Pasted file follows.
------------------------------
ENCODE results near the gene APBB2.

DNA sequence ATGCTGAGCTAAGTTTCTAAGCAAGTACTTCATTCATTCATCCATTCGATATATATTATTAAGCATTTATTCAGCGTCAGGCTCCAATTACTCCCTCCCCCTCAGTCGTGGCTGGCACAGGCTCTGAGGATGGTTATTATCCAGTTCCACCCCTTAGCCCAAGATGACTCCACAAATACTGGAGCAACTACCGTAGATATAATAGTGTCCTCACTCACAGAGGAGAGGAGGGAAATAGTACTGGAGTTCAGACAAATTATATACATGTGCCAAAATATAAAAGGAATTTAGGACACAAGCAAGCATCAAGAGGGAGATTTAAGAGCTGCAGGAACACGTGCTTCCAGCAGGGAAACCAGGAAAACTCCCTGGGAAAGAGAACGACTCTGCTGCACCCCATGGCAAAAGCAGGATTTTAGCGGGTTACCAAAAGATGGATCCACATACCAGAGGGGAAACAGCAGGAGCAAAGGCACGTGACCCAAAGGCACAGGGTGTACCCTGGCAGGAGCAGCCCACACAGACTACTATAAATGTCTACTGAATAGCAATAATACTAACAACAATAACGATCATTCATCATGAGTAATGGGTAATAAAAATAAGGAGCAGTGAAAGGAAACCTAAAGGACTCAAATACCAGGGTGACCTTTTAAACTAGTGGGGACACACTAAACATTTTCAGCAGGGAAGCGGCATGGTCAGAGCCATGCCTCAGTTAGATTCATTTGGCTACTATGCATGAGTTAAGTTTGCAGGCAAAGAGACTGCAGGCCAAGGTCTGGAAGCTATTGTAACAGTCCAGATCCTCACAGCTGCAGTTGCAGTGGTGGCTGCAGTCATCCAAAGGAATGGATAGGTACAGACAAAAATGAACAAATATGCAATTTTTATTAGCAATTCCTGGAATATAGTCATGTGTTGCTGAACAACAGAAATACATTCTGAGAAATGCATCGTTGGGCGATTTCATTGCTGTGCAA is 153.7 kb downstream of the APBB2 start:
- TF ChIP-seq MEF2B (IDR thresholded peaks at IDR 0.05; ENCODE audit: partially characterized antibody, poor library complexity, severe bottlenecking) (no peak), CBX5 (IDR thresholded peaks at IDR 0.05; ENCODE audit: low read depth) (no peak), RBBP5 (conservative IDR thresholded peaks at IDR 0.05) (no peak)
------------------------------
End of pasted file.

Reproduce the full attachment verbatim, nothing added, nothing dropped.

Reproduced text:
ENCODE results near the gene APBB2.

DNA sequence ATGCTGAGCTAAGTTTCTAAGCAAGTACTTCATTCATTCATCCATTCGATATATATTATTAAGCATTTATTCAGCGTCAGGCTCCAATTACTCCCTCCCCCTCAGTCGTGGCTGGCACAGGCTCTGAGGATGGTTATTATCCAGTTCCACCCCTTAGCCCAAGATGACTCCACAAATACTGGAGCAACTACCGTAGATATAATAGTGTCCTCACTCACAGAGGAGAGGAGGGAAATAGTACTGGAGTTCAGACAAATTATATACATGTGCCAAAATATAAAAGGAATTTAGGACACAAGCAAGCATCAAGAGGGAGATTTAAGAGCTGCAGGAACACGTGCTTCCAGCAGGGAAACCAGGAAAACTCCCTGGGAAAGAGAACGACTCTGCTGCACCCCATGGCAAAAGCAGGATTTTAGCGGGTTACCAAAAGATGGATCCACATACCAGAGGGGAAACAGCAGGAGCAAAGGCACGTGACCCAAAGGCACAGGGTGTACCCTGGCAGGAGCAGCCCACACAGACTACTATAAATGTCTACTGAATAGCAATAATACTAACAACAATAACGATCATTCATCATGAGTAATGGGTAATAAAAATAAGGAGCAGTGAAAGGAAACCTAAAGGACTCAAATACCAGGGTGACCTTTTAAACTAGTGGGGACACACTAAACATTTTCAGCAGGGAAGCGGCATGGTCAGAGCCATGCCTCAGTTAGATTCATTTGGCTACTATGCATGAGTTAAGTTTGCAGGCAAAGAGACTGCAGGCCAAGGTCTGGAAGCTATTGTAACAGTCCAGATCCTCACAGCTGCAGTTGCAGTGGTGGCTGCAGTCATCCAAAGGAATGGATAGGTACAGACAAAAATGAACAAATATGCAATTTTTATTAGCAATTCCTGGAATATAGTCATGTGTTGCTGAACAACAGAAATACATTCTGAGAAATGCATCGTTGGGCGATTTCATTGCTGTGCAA is 153.7 kb downstream of the APBB2 start:
- TF ChIP-seq MEF2B (IDR thresholded peaks at IDR 0.05; ENCODE audit: partially characterized antibody, poor library complexity, severe bottlenecking) (no peak), CBX5 (IDR thresholded peaks at IDR 0.05; ENCODE audit: low read depth) (no peak), RBBP5 (conservative IDR thresholded peaks at IDR 0.05) (no peak)